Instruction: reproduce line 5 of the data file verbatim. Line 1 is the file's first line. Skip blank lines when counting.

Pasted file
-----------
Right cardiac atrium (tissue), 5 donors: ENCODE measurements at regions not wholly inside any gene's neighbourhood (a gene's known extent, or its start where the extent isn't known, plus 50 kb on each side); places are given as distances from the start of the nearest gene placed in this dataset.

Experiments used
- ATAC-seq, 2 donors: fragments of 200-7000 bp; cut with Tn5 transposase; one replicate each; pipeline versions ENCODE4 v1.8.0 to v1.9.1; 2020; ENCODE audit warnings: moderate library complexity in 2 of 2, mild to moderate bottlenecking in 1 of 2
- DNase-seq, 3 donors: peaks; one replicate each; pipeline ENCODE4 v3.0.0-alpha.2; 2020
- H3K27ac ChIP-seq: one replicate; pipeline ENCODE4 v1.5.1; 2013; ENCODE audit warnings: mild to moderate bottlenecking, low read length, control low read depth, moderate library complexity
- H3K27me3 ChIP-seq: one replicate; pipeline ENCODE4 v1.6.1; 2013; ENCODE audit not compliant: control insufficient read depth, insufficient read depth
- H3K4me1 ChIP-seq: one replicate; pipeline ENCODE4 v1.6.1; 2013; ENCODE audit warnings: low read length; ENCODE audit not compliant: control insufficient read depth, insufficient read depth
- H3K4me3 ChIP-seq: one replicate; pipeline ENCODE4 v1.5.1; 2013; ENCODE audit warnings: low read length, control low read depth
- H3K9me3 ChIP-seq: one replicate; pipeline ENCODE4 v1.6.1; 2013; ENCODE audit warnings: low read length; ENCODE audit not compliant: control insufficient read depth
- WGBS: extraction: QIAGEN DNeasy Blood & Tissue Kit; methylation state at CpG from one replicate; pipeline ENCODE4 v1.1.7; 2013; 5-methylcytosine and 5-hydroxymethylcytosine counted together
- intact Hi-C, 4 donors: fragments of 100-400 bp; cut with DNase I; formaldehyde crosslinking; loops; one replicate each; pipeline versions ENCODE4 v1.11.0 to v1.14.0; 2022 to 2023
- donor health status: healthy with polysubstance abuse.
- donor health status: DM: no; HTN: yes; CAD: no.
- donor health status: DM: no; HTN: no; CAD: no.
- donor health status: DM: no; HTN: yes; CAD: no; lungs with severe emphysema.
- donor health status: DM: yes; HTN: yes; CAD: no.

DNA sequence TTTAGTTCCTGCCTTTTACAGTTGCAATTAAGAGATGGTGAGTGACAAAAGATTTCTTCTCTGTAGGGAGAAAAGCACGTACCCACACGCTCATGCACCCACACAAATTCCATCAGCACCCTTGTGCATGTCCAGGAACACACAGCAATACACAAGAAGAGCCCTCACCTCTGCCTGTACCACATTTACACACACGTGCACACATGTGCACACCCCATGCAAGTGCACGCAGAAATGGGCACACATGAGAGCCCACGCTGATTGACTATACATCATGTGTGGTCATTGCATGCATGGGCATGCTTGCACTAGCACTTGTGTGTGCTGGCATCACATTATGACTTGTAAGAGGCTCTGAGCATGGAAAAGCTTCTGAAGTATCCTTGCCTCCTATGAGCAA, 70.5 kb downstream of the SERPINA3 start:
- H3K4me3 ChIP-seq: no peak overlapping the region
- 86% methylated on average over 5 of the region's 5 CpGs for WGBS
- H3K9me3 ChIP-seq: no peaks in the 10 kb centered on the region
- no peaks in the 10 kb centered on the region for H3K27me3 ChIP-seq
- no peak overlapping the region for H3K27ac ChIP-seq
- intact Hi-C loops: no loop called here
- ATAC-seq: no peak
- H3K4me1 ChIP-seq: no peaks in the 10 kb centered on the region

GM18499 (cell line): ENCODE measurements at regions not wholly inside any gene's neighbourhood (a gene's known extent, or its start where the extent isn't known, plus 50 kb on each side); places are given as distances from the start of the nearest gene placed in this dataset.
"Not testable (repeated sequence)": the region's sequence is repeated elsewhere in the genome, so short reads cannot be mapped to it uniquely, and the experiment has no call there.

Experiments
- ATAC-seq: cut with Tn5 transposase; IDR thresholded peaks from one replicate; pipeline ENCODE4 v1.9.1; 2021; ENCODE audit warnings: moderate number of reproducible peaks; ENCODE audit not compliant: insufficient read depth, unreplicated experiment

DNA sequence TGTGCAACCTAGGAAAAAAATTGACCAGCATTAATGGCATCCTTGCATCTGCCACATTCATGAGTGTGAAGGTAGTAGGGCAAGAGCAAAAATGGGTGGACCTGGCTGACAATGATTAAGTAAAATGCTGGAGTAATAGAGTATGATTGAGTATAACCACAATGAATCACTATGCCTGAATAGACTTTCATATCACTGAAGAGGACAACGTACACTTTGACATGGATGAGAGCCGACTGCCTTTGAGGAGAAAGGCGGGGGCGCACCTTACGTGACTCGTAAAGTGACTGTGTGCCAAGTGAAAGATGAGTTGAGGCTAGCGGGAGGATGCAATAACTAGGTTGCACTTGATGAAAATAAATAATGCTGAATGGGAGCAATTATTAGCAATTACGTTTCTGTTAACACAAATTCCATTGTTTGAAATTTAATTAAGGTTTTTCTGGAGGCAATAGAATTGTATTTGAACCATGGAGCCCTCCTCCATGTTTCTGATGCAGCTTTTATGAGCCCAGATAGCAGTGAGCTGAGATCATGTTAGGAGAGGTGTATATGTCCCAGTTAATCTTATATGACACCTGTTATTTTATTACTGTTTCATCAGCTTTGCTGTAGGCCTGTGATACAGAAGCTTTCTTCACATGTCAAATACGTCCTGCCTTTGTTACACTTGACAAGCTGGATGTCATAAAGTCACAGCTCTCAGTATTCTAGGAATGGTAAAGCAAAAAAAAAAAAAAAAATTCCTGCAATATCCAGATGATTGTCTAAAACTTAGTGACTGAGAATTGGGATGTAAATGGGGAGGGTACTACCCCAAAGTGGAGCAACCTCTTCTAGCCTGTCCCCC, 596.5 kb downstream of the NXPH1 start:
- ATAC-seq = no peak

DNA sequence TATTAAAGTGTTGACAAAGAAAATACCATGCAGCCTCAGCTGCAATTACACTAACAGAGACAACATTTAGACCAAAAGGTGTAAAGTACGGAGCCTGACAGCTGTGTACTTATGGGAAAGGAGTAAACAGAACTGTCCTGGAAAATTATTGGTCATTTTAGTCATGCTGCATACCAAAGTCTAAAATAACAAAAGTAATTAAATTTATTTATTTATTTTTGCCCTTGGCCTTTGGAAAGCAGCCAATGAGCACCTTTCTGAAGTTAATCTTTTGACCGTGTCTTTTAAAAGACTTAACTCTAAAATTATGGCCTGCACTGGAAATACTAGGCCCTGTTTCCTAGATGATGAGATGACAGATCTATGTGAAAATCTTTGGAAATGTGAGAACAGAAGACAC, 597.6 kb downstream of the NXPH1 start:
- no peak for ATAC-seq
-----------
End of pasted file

- H3K27ac ChIP-seq: one replicate; pipeline ENCODE4 v1.5.1; 2013; ENCODE audit warnings: mild to moderate bottlenecking, low read length, control low read depth, moderate library complexity